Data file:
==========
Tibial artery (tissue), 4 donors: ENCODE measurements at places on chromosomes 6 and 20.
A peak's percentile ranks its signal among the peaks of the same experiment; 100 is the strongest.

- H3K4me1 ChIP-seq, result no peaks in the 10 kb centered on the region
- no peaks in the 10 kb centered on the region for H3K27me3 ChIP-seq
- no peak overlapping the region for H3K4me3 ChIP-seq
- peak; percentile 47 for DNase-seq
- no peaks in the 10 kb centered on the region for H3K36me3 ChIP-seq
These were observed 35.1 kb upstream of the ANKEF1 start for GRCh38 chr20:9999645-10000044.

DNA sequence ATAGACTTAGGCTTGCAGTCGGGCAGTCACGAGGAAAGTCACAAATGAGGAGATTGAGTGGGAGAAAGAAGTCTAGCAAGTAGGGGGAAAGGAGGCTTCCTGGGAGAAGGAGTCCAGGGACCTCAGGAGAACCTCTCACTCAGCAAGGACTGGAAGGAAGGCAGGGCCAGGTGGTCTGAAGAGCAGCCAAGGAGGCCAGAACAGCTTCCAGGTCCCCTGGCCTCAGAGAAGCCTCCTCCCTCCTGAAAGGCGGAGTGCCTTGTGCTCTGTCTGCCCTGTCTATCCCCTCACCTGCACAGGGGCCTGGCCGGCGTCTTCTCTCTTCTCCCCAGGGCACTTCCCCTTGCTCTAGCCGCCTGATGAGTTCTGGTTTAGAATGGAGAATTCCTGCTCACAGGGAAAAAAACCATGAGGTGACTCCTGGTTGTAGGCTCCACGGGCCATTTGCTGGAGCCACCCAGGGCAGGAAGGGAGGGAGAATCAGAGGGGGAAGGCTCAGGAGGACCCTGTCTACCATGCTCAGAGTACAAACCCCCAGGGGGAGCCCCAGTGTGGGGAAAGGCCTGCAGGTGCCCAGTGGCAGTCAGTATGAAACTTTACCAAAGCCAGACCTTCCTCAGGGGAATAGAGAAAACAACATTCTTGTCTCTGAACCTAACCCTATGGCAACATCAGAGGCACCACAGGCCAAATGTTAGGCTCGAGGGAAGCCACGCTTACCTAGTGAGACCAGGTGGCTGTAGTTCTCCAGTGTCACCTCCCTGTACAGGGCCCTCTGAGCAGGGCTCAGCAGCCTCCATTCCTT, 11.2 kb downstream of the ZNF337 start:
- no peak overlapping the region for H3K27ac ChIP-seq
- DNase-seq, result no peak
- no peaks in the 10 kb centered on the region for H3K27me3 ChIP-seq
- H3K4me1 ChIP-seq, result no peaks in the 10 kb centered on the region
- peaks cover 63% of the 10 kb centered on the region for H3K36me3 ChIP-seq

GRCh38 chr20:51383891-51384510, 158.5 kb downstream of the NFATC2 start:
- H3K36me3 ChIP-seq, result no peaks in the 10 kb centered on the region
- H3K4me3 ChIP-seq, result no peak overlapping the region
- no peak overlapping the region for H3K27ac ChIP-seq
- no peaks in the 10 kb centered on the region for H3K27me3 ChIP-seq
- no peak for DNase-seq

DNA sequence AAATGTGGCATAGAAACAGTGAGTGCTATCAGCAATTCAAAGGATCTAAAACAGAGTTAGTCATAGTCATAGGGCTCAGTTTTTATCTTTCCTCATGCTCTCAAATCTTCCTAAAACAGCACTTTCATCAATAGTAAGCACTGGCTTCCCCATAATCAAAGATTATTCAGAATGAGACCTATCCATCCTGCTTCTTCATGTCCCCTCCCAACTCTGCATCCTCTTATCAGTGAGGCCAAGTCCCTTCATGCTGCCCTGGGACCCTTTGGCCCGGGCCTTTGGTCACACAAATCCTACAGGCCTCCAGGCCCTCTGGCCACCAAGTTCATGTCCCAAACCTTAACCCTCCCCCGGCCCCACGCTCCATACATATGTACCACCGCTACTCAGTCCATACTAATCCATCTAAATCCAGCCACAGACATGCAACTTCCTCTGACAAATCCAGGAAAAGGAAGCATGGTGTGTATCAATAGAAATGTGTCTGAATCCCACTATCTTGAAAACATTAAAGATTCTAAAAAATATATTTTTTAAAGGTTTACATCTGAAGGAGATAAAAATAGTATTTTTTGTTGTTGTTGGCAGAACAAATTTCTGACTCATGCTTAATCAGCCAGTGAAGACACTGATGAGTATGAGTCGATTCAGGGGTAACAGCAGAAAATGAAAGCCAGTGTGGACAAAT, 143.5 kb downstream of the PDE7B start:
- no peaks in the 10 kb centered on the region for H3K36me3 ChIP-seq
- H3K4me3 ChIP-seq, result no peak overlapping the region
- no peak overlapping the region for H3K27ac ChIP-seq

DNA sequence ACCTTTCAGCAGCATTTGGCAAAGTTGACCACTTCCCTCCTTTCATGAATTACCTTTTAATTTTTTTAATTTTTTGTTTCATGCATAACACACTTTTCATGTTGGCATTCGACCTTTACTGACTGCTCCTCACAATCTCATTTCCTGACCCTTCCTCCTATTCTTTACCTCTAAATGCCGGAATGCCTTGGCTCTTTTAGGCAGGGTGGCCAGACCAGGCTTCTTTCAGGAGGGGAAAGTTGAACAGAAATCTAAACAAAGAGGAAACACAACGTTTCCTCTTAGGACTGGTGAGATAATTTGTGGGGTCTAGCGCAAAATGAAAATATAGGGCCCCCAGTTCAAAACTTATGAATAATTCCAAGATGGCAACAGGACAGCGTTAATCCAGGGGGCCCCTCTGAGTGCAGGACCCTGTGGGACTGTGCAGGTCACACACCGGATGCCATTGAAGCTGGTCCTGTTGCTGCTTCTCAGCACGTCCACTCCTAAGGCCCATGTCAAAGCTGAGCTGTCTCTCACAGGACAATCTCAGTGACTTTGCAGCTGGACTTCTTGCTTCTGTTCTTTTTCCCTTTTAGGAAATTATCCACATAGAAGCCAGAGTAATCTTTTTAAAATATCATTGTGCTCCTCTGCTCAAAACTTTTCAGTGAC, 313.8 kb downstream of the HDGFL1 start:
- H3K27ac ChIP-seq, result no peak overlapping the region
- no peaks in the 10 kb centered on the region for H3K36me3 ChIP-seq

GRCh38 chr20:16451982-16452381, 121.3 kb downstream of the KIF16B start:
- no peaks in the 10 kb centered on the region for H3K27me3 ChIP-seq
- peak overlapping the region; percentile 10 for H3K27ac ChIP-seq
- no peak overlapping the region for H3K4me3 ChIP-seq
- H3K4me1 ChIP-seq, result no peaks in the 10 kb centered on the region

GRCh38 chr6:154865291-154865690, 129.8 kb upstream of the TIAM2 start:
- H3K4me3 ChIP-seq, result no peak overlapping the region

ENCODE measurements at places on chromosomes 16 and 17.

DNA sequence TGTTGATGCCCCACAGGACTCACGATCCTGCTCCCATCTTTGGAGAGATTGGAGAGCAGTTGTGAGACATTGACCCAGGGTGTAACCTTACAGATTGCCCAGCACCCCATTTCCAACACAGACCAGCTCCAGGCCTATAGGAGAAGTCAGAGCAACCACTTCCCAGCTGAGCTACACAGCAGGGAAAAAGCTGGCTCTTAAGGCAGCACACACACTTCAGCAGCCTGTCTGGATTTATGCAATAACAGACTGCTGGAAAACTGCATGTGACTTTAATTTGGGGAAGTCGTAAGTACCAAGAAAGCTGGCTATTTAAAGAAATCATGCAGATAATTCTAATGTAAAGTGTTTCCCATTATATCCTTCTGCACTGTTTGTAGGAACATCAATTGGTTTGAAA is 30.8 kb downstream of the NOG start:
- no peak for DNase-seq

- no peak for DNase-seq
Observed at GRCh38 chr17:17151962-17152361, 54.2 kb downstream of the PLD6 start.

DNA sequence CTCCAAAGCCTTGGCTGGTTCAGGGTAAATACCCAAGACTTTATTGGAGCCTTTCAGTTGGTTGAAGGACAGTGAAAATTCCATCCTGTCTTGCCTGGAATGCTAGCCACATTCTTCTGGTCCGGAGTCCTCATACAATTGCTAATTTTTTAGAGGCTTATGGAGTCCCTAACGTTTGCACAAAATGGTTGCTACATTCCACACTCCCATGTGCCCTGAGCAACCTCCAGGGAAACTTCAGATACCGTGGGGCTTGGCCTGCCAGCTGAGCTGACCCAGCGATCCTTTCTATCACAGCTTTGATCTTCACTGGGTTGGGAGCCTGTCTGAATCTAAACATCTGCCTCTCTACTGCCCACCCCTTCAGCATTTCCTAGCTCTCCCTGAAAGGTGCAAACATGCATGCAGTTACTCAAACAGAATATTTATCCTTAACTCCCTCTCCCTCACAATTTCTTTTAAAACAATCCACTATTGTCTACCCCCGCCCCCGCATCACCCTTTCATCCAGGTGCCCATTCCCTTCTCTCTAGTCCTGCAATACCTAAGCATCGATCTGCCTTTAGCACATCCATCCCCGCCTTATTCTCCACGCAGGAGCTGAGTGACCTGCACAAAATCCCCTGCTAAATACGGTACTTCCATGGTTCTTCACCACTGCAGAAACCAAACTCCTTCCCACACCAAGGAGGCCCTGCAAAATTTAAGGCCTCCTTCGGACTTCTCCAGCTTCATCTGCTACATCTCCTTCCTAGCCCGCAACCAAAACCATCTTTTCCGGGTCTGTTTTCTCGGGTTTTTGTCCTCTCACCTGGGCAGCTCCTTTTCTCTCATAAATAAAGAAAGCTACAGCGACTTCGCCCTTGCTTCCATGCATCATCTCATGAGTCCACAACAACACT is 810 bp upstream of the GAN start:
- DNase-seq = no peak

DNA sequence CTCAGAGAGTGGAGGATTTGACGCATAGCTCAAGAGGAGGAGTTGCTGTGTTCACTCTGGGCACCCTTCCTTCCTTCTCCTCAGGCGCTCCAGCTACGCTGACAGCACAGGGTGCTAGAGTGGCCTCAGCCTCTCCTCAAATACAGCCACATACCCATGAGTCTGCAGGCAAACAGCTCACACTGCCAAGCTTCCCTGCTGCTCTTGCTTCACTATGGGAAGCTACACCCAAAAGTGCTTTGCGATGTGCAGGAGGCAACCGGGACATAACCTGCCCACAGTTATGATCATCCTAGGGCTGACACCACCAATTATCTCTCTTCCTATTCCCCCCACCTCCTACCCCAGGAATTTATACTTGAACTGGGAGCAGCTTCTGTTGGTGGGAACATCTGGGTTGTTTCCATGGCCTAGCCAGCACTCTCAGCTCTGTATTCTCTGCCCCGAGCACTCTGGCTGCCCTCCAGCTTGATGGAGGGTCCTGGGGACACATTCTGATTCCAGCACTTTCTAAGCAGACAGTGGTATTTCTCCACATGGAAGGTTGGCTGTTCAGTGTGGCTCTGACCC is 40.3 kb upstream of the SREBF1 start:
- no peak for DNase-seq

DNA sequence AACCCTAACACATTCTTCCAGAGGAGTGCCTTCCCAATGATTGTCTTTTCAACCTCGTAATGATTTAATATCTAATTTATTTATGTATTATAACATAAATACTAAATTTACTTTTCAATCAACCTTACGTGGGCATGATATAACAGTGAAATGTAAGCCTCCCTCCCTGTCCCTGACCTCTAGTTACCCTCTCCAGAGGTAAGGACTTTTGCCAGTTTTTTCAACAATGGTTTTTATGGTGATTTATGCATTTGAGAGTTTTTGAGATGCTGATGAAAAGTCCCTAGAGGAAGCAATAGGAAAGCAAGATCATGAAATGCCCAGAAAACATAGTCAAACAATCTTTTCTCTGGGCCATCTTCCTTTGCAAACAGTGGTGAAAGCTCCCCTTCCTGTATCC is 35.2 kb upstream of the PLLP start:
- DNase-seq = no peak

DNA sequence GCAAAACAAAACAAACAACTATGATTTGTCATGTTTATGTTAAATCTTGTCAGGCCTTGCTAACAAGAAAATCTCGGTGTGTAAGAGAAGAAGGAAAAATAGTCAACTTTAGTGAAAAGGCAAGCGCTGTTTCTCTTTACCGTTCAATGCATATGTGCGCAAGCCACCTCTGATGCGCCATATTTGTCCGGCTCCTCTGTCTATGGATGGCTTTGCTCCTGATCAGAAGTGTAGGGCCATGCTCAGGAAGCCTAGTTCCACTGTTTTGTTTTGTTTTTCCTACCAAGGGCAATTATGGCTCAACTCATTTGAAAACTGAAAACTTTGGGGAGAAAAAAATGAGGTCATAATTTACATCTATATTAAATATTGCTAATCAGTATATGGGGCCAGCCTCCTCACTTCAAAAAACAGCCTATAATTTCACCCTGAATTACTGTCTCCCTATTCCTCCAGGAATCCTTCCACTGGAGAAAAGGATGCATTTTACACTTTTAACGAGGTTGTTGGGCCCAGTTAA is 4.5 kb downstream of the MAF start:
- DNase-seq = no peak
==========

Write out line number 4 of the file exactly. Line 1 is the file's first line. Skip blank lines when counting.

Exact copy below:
- no peaks in the 10 kb centered on the region for H3K27me3 ChIP-seq